2. Free Delivery

Ecommerce is no longer a small segment of retail — it’s ubiquitous. Even in a brick-and-mortar retail setting, ecommerce is present in numerous ways — for example, shoppers often compare prices on their smartphones before they make a purchase.

For this reason, many customers have very little tolerance for additional fees when buying online. Whether it’s processing, handling or delivery fees, we don’t want ‘inexpensive,’ we want ‘free.’

The result? Offering free expedited delivery will soon no longer be a competitive differentiator — it’s increasingly becoming a mandatory expectation.

This puts pressure on businesses to optimize their supply chains and shipping partnerships to ensure they can provide free shipping without eating too much into profit margins.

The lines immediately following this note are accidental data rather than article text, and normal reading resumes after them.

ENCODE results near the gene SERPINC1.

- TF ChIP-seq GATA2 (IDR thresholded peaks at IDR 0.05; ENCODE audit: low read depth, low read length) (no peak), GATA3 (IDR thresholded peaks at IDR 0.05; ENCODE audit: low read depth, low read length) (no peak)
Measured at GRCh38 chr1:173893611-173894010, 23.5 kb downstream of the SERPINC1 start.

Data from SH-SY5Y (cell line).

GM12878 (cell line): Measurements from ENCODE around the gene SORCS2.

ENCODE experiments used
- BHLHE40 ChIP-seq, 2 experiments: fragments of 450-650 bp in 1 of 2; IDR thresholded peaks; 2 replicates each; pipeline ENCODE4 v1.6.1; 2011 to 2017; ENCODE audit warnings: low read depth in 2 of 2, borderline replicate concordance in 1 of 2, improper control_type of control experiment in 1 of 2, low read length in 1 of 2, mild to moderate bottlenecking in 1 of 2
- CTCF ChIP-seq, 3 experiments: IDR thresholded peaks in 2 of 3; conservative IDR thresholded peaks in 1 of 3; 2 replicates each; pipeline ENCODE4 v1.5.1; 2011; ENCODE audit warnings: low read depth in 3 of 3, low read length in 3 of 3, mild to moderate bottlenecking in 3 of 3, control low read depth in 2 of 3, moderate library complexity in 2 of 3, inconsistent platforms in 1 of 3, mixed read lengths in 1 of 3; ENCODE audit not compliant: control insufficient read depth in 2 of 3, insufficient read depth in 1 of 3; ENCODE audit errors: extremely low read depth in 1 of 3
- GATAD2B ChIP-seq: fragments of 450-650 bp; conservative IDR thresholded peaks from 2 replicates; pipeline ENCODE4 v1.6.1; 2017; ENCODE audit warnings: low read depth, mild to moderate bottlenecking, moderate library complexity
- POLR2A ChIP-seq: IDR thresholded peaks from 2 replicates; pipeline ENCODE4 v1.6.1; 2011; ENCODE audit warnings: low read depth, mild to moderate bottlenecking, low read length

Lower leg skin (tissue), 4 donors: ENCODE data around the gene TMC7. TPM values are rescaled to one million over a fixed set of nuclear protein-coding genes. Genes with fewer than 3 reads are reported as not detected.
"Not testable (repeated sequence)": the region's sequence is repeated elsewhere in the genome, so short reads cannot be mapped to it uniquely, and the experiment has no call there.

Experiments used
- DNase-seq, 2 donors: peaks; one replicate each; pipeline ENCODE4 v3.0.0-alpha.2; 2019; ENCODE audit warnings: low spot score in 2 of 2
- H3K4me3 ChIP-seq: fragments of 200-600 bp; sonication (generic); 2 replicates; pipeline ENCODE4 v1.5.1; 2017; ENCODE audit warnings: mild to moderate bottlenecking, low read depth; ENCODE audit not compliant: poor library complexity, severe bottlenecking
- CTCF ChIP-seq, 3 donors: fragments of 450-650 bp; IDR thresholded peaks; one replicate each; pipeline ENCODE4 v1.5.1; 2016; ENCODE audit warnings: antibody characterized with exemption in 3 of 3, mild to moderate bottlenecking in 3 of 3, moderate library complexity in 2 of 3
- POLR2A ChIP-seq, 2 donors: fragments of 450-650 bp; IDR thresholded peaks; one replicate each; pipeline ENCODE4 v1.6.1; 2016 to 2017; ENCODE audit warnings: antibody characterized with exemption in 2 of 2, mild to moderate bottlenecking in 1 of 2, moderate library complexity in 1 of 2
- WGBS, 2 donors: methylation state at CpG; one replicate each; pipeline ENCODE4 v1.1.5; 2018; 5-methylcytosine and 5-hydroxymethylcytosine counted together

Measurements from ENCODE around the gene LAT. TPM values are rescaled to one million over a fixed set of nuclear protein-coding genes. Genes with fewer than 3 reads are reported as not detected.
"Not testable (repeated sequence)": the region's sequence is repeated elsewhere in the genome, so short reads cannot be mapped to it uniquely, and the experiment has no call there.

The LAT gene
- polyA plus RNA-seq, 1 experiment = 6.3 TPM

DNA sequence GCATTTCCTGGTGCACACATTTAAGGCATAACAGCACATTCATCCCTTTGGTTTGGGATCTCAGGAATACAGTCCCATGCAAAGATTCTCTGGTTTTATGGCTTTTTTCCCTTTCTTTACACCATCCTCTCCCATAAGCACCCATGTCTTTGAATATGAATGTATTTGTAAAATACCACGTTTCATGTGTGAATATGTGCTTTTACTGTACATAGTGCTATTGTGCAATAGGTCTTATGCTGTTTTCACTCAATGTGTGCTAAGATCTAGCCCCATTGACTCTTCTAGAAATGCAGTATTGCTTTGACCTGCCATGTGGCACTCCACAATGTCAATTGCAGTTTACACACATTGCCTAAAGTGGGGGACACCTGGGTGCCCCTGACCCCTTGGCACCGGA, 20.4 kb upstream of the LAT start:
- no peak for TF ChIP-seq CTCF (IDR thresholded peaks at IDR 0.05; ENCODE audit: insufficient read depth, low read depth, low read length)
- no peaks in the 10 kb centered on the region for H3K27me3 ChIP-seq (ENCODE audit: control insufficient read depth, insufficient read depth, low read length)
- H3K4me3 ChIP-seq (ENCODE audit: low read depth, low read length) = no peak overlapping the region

3. Self-Service

Speed and convenience have long been essential aspects of a successful customer experience. And self-service is often faster and more convenient than waiting for help. From self-checkouts in supermarkets to extensive FAQ pages and product knowledge bases, many consumers are willing to attempt to solve the problems they face on their own.

Businesses can automate countless commonplace tasks to allow customers to self-serve. For example, companies like Amazon have demonstrated that customers don’t need to wait for a support agent to initiate refunds, returns or answer questions.

And thanks to COVID-19, this trend looks set to continue with the introduction of new hands-off processes, such as no-contact delivery or restaurants requiring customers to order via an app.

All in all, businesses that empower customers to self-serve will meet changing customer expectations and save significant resources in the process.